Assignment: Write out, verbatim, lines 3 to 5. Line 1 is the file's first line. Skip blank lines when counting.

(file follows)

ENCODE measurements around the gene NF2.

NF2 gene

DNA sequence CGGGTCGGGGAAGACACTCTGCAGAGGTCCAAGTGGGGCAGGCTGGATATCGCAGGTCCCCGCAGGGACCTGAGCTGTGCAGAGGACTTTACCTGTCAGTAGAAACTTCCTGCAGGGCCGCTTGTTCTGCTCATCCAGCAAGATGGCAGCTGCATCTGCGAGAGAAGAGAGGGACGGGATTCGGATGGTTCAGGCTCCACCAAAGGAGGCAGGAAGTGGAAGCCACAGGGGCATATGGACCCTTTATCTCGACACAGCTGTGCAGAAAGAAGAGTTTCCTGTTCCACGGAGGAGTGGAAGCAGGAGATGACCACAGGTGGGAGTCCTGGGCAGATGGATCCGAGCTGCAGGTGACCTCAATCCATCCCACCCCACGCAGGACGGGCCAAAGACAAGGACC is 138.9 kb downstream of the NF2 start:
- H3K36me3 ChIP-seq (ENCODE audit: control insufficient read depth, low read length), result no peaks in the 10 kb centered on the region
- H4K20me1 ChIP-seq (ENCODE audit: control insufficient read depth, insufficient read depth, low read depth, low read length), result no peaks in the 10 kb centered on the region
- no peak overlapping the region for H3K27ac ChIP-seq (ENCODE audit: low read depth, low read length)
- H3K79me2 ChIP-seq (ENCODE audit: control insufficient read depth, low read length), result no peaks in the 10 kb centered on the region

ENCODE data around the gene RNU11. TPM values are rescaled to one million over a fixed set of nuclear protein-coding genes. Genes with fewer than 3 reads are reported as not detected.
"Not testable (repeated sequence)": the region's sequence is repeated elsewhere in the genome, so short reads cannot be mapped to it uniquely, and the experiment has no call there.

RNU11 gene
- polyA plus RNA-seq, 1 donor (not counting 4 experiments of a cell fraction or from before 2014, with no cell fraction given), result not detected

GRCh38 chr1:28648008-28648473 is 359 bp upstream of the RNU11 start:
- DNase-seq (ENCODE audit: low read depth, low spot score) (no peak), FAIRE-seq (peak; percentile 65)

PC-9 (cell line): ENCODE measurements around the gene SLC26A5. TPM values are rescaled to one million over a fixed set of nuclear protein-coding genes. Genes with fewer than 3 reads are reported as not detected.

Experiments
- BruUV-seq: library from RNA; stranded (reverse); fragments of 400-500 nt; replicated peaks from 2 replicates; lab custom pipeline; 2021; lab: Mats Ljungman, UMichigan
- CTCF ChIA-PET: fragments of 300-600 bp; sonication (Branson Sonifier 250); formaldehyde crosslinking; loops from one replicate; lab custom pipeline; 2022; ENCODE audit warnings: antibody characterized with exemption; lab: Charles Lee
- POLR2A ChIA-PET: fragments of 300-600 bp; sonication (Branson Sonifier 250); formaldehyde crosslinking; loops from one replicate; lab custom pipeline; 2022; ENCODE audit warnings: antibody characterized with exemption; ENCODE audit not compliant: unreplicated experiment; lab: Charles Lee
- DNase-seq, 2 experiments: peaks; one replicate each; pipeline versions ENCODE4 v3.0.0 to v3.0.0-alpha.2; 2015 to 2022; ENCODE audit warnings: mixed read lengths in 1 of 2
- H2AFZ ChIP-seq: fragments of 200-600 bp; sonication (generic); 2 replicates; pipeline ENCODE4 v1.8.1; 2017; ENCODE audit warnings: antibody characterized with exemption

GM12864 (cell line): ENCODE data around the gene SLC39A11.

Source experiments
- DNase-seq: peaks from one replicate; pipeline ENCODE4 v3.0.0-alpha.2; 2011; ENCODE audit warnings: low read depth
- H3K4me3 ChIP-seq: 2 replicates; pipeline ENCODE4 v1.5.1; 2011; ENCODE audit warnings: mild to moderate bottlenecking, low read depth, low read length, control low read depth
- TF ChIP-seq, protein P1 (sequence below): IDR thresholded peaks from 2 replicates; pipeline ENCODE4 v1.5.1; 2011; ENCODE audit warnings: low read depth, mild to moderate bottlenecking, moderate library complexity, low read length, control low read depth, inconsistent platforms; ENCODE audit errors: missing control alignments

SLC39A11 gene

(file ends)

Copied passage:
DNA sequence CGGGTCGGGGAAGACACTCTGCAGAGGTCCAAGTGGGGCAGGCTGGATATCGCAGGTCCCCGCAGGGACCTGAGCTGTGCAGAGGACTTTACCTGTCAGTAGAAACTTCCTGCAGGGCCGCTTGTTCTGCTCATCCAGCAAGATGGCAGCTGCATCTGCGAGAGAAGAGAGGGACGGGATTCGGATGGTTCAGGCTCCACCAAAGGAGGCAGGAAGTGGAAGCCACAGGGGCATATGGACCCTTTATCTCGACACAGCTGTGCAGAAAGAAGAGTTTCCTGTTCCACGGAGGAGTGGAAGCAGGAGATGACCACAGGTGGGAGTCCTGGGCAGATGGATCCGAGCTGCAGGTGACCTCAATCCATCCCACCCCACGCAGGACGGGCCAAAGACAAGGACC is 138.9 kb downstream of the NF2 start:
- H3K36me3 ChIP-seq (ENCODE audit: control insufficient read depth, low read length), result no peaks in the 10 kb centered on the region
- H4K20me1 ChIP-seq (ENCODE audit: control insufficient read depth, insufficient read depth, low read depth, low read length), result no peaks in the 10 kb centered on the region